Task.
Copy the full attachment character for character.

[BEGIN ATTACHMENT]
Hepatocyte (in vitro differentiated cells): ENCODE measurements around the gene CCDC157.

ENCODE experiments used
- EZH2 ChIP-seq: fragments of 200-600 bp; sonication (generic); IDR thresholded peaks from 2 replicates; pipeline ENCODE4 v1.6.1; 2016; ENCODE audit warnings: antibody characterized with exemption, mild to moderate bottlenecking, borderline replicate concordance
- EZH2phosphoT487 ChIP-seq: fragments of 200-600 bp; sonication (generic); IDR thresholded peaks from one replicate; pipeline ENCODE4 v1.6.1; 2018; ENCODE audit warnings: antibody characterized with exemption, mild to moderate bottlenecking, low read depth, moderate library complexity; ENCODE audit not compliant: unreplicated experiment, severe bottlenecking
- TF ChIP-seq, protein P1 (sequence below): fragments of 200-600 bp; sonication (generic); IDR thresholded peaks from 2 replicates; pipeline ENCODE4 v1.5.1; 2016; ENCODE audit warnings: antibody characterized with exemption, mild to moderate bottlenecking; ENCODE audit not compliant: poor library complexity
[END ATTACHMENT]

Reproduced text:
Hepatocyte (in vitro differentiated cells): ENCODE measurements around the gene CCDC157.

ENCODE experiments used
- EZH2 ChIP-seq: fragments of 200-600 bp; sonication (generic); IDR thresholded peaks from 2 replicates; pipeline ENCODE4 v1.6.1; 2016; ENCODE audit warnings: antibody characterized with exemption, mild to moderate bottlenecking, borderline replicate concordance
- EZH2phosphoT487 ChIP-seq: fragments of 200-600 bp; sonication (generic); IDR thresholded peaks from one replicate; pipeline ENCODE4 v1.6.1; 2018; ENCODE audit warnings: antibody characterized with exemption, mild to moderate bottlenecking, low read depth, moderate library complexity; ENCODE audit not compliant: unreplicated experiment, severe bottlenecking
- TF ChIP-seq, protein P1 (sequence below): fragments of 200-600 bp; sonication (generic); IDR thresholded peaks from 2 replicates; pipeline ENCODE4 v1.5.1; 2016; ENCODE audit warnings: antibody characterized with exemption, mild to moderate bottlenecking; ENCODE audit not compliant: poor library complexity